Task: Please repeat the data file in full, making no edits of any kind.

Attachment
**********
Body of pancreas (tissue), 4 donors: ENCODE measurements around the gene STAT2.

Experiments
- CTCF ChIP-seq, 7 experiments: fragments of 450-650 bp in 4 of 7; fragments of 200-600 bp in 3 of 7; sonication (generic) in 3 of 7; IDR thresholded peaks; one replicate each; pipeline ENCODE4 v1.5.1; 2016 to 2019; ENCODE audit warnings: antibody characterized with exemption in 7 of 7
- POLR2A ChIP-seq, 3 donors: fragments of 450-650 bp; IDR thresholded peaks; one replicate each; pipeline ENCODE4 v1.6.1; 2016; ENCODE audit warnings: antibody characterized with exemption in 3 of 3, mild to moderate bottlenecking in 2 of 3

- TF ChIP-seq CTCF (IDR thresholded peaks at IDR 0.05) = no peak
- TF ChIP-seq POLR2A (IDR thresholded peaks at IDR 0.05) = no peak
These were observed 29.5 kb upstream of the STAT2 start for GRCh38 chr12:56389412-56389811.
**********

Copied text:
Body of pancreas (tissue), 4 donors: ENCODE measurements around the gene STAT2.

Experiments
- CTCF ChIP-seq, 7 experiments: fragments of 450-650 bp in 4 of 7; fragments of 200-600 bp in 3 of 7; sonication (generic) in 3 of 7; IDR thresholded peaks; one replicate each; pipeline ENCODE4 v1.5.1; 2016 to 2019; ENCODE audit warnings: antibody characterized with exemption in 7 of 7
- POLR2A ChIP-seq, 3 donors: fragments of 450-650 bp; IDR thresholded peaks; one replicate each; pipeline ENCODE4 v1.6.1; 2016; ENCODE audit warnings: antibody characterized with exemption in 3 of 3, mild to moderate bottlenecking in 2 of 3

- TF ChIP-seq CTCF (IDR thresholded peaks at IDR 0.05) = no peak
- TF ChIP-seq POLR2A (IDR thresholded peaks at IDR 0.05) = no peak
These were observed 29.5 kb upstream of the STAT2 start for GRCh38 chr12:56389412-56389811.